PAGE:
, NAIROBI, Kenya, Sept 14 – Industrialist Dr Chris Kirubi is asking students to understand and apply the content they are taught as opposed to a mentality where education is only about excelling in exams.
Speaking at the Bishop Gatimu Ngandu Girls High School, Dr Kirubi challenged teachers to offer mentorship programs to help mould students into all-rounded individuals, besides attaining good grades.
“Education is what gives the quality of life for young people and that education must be crafted in a way that it is not only for passing exams; it is also for teaching life experiences. I would like to ask the principal to bring more people like me here to interact with the students so that by the time they leave these gates, their expectations about life is not a surprise,” Dr Kirubi said.
“Lots of young people who leave universities today can’t write job applications leave alone knowing what career paths they would like to take. I therefore believe there is a huge space for mentoring young people and I am happy to be involved.”
Dr Kirubi also encouraged students to work hard regardless of their backgrounds citing examples from his early childhood experiences.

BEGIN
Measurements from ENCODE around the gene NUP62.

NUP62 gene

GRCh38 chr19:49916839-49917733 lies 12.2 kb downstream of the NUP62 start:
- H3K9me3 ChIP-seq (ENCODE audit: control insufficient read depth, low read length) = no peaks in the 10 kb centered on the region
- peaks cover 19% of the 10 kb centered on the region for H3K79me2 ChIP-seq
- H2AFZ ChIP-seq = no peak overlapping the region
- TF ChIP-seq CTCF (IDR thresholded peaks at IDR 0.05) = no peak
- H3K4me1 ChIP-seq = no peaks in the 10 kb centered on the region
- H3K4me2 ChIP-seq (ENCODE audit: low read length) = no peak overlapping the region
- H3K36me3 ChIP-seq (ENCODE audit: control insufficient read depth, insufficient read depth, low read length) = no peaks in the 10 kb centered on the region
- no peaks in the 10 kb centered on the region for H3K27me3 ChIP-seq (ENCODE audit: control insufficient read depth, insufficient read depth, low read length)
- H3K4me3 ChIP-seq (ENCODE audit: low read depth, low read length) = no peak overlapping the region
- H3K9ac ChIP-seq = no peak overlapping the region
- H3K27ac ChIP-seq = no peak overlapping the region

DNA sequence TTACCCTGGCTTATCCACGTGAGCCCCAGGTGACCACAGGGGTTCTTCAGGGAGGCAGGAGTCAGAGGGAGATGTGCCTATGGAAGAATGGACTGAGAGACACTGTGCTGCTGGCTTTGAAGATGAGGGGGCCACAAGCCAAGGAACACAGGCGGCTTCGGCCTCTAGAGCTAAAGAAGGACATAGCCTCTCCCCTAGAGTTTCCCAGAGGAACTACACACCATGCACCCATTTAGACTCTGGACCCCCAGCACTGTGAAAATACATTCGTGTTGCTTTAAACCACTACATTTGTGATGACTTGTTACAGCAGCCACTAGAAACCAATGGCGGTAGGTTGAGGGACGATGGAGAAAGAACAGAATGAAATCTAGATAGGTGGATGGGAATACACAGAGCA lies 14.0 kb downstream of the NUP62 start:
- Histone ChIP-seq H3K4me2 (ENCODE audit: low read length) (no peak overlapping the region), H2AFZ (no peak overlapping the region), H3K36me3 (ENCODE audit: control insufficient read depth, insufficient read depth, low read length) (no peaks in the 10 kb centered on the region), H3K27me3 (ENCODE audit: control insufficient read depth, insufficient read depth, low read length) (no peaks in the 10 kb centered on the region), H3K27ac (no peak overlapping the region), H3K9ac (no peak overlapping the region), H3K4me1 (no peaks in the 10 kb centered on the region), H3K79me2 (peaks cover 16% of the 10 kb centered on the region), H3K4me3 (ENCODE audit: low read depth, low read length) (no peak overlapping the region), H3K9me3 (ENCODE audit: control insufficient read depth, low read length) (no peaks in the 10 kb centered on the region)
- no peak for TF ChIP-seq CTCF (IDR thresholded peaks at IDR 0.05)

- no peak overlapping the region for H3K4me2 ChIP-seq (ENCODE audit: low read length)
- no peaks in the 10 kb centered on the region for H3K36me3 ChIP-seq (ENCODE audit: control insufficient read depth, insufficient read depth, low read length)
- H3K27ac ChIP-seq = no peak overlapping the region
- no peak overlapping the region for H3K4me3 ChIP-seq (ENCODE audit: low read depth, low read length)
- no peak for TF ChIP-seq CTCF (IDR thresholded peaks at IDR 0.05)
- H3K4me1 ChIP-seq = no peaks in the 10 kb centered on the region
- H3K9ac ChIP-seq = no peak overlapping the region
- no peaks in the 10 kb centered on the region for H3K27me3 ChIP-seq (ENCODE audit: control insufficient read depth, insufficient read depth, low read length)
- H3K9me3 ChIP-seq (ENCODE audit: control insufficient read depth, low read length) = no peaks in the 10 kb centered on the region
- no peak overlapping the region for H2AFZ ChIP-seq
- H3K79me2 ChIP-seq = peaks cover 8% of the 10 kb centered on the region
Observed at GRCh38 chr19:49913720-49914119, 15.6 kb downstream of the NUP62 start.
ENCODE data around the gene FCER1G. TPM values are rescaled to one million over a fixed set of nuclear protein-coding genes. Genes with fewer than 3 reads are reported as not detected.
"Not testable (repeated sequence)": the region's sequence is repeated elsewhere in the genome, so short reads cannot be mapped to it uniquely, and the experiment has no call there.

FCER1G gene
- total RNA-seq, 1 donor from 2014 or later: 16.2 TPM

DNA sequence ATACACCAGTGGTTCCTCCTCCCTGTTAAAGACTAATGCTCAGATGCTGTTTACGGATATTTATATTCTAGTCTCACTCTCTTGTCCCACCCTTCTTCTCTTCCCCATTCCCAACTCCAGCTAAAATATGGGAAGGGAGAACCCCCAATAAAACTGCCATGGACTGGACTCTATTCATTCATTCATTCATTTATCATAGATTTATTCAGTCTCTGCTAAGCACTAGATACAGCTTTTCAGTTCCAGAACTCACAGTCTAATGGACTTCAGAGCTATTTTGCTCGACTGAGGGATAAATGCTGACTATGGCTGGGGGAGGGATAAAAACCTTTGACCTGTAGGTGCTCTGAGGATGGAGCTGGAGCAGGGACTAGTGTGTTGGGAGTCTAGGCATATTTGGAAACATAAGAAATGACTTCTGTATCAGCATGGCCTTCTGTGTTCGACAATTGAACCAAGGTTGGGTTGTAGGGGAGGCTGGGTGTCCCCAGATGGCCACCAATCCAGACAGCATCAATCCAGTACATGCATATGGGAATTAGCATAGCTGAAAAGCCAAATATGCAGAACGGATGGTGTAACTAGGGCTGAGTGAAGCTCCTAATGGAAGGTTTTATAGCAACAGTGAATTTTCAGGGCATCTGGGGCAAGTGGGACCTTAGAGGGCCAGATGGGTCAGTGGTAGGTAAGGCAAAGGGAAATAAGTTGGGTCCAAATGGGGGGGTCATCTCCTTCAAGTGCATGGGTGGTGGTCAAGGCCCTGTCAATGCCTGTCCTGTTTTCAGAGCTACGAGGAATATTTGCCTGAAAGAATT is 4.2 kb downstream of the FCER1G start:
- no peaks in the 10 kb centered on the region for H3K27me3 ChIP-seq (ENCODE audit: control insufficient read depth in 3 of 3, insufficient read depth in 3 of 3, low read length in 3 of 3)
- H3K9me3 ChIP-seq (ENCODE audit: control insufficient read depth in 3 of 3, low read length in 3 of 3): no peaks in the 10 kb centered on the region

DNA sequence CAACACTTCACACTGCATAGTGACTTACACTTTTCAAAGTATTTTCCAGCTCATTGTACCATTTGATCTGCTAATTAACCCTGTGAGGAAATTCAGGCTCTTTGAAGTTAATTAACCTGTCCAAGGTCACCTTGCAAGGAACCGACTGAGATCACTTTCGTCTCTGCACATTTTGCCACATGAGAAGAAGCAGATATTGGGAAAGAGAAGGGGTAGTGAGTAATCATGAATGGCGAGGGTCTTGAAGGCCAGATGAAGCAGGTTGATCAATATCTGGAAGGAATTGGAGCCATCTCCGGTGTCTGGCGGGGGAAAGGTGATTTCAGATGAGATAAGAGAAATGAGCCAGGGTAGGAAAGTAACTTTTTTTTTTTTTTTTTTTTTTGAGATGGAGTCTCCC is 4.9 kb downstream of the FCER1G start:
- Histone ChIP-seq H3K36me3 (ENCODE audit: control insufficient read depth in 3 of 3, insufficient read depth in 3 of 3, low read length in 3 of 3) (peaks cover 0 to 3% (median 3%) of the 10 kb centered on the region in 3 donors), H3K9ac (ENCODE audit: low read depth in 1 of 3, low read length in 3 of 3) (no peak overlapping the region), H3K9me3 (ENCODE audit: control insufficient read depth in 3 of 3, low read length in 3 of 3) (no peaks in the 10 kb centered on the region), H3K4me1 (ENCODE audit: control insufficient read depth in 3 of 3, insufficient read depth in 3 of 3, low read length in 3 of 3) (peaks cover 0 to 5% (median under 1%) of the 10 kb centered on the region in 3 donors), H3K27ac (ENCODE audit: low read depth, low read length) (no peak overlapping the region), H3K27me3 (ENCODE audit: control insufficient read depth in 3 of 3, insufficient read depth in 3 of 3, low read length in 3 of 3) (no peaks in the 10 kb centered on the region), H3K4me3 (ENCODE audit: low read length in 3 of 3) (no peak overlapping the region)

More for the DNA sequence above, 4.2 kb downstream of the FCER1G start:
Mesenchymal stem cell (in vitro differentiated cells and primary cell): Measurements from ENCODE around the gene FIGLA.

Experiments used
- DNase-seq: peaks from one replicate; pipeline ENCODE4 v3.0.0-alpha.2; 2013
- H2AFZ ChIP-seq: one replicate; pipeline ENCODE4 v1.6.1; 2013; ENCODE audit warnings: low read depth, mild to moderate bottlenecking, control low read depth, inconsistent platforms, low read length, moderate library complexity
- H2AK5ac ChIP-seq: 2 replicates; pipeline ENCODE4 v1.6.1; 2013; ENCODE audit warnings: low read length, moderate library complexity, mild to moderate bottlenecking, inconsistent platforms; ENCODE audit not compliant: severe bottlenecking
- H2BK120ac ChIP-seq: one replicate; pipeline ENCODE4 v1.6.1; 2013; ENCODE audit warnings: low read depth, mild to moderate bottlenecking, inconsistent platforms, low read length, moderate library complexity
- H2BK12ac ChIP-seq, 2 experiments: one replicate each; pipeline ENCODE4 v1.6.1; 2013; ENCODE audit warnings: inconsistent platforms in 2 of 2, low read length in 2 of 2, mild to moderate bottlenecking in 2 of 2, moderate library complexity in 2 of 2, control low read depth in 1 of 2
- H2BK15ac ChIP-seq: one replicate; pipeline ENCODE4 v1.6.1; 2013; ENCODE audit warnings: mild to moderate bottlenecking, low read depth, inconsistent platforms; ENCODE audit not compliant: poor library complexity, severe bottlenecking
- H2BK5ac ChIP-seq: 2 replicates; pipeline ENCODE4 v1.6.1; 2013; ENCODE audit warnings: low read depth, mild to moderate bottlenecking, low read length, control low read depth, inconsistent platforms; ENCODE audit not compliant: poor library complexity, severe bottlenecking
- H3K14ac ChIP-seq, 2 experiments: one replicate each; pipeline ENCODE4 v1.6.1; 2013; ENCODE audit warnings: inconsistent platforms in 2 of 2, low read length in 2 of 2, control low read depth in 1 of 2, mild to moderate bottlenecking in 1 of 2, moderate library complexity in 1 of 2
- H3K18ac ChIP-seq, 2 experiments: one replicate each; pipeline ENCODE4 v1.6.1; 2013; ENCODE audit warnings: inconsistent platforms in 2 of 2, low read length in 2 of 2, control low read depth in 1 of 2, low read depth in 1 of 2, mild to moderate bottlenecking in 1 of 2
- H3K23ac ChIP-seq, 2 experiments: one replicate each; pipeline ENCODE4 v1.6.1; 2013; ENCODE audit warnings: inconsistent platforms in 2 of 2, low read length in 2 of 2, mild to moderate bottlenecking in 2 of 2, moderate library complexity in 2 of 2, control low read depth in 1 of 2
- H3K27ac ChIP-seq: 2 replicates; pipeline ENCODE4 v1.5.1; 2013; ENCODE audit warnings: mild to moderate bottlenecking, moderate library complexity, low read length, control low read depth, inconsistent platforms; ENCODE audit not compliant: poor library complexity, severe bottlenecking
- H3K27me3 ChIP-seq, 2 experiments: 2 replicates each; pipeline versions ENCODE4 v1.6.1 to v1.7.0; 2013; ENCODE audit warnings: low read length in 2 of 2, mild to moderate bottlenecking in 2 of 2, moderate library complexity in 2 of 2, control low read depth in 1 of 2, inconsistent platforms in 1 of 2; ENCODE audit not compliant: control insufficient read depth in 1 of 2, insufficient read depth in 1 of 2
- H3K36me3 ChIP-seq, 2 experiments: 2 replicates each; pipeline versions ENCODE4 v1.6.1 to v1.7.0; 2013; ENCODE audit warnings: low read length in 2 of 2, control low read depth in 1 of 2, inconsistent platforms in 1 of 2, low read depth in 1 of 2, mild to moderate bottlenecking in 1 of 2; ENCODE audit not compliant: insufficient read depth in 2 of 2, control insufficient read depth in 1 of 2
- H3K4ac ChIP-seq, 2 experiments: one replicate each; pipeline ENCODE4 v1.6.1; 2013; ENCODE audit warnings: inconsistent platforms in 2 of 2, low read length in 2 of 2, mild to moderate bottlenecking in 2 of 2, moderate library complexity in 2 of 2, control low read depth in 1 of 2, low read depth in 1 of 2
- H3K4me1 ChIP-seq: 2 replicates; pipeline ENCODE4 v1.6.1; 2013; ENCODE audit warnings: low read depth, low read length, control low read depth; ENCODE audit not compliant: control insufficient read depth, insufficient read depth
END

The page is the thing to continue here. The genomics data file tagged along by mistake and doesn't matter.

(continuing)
“I was orphaned at a very early age. I had nobody to support me. I went through schooling through charity. I went for holidays with people who sympathised with me; from one term to another I went to various homes just to pass time. My biggest comfort was when I was in school because I was assured of a roof over my head,” he explained.
“Do not give up and please do not waste your time. Focus on what brought you here, do your education. Have some strategy and direction on what you want to become in the future. Because as it is said, the one who doesn’t know the destination they are heading to never gets lost. Simply, they are going nowhere and everywhere.”
“Please define your destination; your life is in your own hands. The fact that you are less privileged than another should motivate you to become better.”
As the school marks its 50th year celebrations, Senior Principal Jane Kiraguri says the institution has expanded both physically and demographically over the years to the present 967 girls.
“Since its inception with the initial 24 batch of girls who recorded 100 percent in their Cambridge examination, the institution has produced great ladies of substance who are serving in all sectors and spheres of the economy here in the country and worldwide,” she said.
However with the increased number of students annually, the school faces a shortage of teachers and facilities, a challenge Kiraguri points out.
“The government has tried to support and assist the school through donations but with that, still we feel there are other facilities we need to improve and add. With the Sh25 million from the government, the school was able to expand the classes from a two stream to five stream,” she said
Bishop Gatimu Ngandu Girls High School boasts of sending 94 percent of its total candidature to public universities with six percent getting admission to various private universities.